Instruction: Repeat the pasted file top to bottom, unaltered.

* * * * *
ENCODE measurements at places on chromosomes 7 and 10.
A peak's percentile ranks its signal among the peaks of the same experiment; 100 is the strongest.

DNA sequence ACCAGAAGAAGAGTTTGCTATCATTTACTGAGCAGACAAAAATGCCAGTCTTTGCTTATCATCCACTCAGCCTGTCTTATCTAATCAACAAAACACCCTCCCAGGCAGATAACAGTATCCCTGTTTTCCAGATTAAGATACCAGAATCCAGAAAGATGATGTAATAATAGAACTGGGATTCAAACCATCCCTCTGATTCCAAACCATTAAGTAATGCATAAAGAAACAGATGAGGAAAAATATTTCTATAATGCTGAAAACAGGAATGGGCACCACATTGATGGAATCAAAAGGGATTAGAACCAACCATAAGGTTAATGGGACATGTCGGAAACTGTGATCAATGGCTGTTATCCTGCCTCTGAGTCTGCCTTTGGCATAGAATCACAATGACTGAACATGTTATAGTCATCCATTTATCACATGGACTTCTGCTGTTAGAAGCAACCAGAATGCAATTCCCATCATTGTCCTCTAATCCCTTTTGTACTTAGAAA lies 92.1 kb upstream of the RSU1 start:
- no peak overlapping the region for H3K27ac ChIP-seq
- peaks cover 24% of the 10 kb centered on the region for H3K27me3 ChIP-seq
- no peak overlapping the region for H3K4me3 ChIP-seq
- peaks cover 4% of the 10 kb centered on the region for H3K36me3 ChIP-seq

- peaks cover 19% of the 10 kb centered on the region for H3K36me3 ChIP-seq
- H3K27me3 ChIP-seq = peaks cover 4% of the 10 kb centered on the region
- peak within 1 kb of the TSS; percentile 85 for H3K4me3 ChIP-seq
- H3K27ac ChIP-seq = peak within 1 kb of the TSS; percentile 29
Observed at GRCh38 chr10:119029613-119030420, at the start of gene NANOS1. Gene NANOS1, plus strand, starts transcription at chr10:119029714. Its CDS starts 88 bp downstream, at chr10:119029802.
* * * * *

ENCODE measurements at places on chromosomes 7 and 10.
A peak's percentile ranks its signal among the peaks of the same experiment; 100 is the strongest.

DNA sequence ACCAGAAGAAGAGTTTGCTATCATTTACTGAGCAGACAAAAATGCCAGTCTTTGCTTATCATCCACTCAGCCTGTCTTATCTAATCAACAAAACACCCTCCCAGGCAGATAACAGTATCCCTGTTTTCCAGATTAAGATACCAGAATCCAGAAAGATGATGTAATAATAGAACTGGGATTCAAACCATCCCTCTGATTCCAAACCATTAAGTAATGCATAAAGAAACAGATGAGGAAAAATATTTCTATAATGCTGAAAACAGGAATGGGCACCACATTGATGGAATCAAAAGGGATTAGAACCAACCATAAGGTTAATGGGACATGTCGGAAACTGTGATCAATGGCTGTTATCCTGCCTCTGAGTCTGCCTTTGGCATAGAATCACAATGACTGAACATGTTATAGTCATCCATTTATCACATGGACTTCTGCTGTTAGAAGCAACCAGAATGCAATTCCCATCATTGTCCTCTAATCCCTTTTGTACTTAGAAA lies 92.1 kb upstream of the RSU1 start:
- no peak overlapping the region for H3K27ac ChIP-seq
- peaks cover 24% of the 10 kb centered on the region for H3K27me3 ChIP-seq
- no peak overlapping the region for H3K4me3 ChIP-seq
- peaks cover 4% of the 10 kb centered on the region for H3K36me3 ChIP-seq

- peaks cover 19% of the 10 kb centered on the region for H3K36me3 ChIP-seq
- H3K27me3 ChIP-seq = peaks cover 4% of the 10 kb centered on the region
- peak within 1 kb of the TSS; percentile 85 for H3K4me3 ChIP-seq
- H3K27ac ChIP-seq = peak within 1 kb of the TSS; percentile 29
Observed at GRCh38 chr10:119029613-119030420, at the start of gene NANOS1. Gene NANOS1, plus strand, starts transcription at chr10:119029714. Its CDS starts 88 bp downstream, at chr10:119029802.